We talked about killerrobots. The piece was inspired by a proposal that would allow San Francisco police to use robots for killing when there is a risk of loss of life to members of the public or officers. The proposal was approved by the city's board of supervisors.
The new law enforcement equipment policy was filed by the San Francisco Police Department in response to California Assembly Bill 481, which requires a written inventory of military equipment used by law enforcement. Among other things, the document submitted to the board of supervisors includes an armored vehicle, flash-bang grenades, and sub machine guns.
There are 12 fully functioning robots that are named in the inventory. They aren't designed for killing. Police departments have been using them to detect and dispose of bombs for a long time. In order to save the lives of officers or the public, the language in the proposal allows for the killing ofrobots.
The proposal seems to be in line with the definition of "justified" deadly force. Self-defense and cases where others are facing death or serious bodily harm are some of the circumstances in which police can shoot. Though a robot is not a gun, the 8-3 vote effectively approves the weaponization of the robot in these sorts of cases.
Robots equipped in this way would only be used in extreme circumstances to save or prevent innocent lives. To contact, incapacitate, or disorient a violent, armed or dangerous suspect, a robot could be armed with explosives.
The purpose for which theserobots were built and acquired appears to be at odds with such applications. There are precedents for this. The Dallas Police Department killed a suspect using a robot armed with a bomb for the first time in U.S. history. Police chief David Brown told the press after the incident that they used a bomb robot and placed a device on its extension to blow up the suspect.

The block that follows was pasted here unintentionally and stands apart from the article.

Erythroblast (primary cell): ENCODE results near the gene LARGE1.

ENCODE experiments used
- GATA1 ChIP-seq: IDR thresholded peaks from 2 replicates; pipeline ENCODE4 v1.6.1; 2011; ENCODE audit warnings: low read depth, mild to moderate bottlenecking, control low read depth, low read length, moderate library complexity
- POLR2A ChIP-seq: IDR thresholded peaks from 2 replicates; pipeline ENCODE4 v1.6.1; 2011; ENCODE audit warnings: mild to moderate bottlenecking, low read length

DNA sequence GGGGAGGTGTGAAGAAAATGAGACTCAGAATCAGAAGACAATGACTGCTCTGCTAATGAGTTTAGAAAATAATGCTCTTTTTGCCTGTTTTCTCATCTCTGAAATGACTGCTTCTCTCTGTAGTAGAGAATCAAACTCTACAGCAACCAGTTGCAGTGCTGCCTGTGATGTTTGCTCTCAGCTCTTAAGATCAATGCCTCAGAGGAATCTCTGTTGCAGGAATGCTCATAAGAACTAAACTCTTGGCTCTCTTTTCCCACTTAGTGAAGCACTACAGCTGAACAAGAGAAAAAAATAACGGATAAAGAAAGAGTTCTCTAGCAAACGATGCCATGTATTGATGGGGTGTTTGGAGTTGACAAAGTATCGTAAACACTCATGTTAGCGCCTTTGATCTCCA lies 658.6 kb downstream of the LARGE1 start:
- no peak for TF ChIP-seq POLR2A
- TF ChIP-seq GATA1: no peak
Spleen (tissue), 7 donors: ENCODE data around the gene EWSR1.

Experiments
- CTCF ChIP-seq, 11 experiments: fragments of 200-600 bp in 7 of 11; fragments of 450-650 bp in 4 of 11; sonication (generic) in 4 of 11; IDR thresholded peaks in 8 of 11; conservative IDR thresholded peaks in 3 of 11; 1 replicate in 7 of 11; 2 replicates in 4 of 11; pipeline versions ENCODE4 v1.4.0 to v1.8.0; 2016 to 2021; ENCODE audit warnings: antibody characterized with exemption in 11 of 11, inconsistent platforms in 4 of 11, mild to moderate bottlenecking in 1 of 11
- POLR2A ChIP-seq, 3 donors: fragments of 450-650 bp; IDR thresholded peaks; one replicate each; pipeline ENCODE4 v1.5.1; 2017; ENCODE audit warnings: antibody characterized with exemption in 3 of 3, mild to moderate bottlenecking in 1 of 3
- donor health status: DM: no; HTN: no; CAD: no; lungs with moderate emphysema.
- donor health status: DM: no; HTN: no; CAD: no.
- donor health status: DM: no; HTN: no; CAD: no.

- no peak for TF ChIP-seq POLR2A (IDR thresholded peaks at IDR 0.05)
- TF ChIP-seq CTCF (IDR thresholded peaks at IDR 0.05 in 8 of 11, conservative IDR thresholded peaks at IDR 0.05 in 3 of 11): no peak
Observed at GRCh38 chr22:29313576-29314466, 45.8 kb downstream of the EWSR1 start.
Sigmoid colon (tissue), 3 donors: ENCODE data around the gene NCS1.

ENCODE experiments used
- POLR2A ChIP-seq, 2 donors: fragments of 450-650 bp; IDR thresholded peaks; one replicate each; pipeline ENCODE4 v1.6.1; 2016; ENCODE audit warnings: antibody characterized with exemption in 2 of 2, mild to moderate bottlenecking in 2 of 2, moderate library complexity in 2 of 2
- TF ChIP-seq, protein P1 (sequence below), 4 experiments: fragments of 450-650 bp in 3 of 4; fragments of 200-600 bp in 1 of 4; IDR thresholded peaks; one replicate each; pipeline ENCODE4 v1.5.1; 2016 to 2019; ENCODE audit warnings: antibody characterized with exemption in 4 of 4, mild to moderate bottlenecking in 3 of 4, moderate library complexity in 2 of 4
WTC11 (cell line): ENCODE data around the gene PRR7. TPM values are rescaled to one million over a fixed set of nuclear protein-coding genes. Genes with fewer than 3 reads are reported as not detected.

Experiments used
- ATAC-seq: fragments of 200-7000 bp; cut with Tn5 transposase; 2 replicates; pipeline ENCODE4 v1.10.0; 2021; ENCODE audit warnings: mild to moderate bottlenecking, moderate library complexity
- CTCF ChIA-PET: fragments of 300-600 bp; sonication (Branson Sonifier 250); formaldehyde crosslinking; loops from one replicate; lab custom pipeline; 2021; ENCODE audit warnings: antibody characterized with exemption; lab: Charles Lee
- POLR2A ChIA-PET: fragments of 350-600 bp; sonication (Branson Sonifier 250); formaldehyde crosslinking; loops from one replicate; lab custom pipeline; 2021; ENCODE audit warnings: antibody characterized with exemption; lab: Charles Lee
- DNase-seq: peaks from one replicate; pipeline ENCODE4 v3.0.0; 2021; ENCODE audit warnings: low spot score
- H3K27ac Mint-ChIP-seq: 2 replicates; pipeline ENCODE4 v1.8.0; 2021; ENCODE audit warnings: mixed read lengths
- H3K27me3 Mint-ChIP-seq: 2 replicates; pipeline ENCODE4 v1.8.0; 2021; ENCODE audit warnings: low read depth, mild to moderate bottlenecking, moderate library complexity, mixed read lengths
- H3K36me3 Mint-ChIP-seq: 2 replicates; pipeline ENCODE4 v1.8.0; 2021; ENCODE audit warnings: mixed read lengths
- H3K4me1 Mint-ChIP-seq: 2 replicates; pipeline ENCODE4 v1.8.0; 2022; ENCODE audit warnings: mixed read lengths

It is easy to see how such language could allow for the acquisition of systems that are weaponized out of the box. The National Defense Authorization Act for Fiscal Year 1997 has led to more police use of military equipment. The military can transfer excess personal property to support law enforcement for the purpose of drug enforcement. According to Maxie, the SFPD doesn't have any plans to shoot at robots.
The use of armedrobots was warned of by the Electronic Frontier Foundation last year.
Time and time again, technologies given to police to use only in the most extreme circumstances make their way onto streets during protests or to respond to petty crime. For example, cell site simulators (often called “Stingrays”) were developed for use in foreign battlefields, brought home in the name of fighting “terrorism,” then used by law enforcement to catch immigrants and a man who stole $57 worth of food. Likewise, police have targeted BLM protesters with face surveillance and Amazon Ring doorbell cameras.
San Francisco is seen as one of America's most liberal cities. The debate lasted more than 2 hours. It comes at a time when politicians on the left are worried about appearing hostile towards police.
When progressives and progressive policies start looking to the public like they are against police, there are larger questions raised. That is not good for progressives. I don't think it's good for this board. I don't think it's good for Democrats around the country.
The chair of the Board of Supervisors tried to insert language condemning the use of robots for killing. According to reports, the line "Robots shall not be used as a Use of Force against any person" was changed by the SFPD.
There was a battle last month in Oakland. Their debate ended in a different way. The police department wrote.
The Oakland Police Department (OPD) is not adding armed remote vehicles to the department. OPD did take part in ad hoc committee discussions with the Oakland Police Commission and community members to explore all possible uses for the vehicle. However, after further discussions with the Chief and the Executive Team, the department decided it no longer wanted to explore that particular option.
The president of the San Francisco Board of Supervisors warned against the impact of the proposal. He said that the police department was being asked to do things in the name of increasing weaponry and opportunities for negative interaction between the police department and people of color. It's just one of those things.